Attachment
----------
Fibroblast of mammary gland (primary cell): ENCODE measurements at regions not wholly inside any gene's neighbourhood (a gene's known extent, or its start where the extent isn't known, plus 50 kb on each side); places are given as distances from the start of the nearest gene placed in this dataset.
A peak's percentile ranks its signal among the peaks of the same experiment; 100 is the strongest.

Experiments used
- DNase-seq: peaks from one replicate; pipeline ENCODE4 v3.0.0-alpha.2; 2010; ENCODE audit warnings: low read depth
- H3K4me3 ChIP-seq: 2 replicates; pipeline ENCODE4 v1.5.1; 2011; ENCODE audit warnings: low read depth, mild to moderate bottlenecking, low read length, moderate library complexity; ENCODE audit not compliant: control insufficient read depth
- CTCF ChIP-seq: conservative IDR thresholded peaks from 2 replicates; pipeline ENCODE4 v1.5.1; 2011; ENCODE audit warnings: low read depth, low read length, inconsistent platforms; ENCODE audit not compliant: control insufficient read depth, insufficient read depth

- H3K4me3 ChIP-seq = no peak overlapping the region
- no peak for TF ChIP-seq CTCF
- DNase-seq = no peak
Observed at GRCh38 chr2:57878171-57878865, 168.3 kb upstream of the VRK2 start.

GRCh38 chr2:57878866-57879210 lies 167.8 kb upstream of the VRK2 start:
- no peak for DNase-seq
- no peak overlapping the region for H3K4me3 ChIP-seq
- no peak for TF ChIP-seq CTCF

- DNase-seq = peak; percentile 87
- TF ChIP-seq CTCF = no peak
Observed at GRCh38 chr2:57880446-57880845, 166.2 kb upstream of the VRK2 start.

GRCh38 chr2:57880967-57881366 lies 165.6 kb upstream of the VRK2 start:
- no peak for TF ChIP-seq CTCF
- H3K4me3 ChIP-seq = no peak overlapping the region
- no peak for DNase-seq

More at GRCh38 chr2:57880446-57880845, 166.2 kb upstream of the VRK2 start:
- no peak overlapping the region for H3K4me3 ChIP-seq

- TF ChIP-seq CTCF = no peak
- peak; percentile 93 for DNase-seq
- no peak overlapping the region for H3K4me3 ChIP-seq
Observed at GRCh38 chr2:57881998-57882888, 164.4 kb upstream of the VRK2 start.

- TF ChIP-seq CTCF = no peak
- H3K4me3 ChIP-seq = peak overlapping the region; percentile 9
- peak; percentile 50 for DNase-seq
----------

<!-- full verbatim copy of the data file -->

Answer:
Fibroblast of mammary gland (primary cell): ENCODE measurements at regions not wholly inside any gene's neighbourhood (a gene's known extent, or its start where the extent isn't known, plus 50 kb on each side); places are given as distances from the start of the nearest gene placed in this dataset.
A peak's percentile ranks its signal among the peaks of the same experiment; 100 is the strongest.

Experiments used
- DNase-seq: peaks from one replicate; pipeline ENCODE4 v3.0.0-alpha.2; 2010; ENCODE audit warnings: low read depth
- H3K4me3 ChIP-seq: 2 replicates; pipeline ENCODE4 v1.5.1; 2011; ENCODE audit warnings: low read depth, mild to moderate bottlenecking, low read length, moderate library complexity; ENCODE audit not compliant: control insufficient read depth
- CTCF ChIP-seq: conservative IDR thresholded peaks from 2 replicates; pipeline ENCODE4 v1.5.1; 2011; ENCODE audit warnings: low read depth, low read length, inconsistent platforms; ENCODE audit not compliant: control insufficient read depth, insufficient read depth

- H3K4me3 ChIP-seq = no peak overlapping the region
- no peak for TF ChIP-seq CTCF
- DNase-seq = no peak
Observed at GRCh38 chr2:57878171-57878865, 168.3 kb upstream of the VRK2 start.

GRCh38 chr2:57878866-57879210 lies 167.8 kb upstream of the VRK2 start:
- no peak for DNase-seq
- no peak overlapping the region for H3K4me3 ChIP-seq
- no peak for TF ChIP-seq CTCF

- DNase-seq = peak; percentile 87
- TF ChIP-seq CTCF = no peak
Observed at GRCh38 chr2:57880446-57880845, 166.2 kb upstream of the VRK2 start.

GRCh38 chr2:57880967-57881366 lies 165.6 kb upstream of the VRK2 start:
- no peak for TF ChIP-seq CTCF
- H3K4me3 ChIP-seq = no peak overlapping the region
- no peak for DNase-seq

More at GRCh38 chr2:57880446-57880845, 166.2 kb upstream of the VRK2 start:
- no peak overlapping the region for H3K4me3 ChIP-seq

- TF ChIP-seq CTCF = no peak
- peak; percentile 93 for DNase-seq
- no peak overlapping the region for H3K4me3 ChIP-seq
Observed at GRCh38 chr2:57881998-57882888, 164.4 kb upstream of the VRK2 start.

- TF ChIP-seq CTCF = no peak
- H3K4me3 ChIP-seq = peak overlapping the region; percentile 9
- peak; percentile 50 for DNase-seq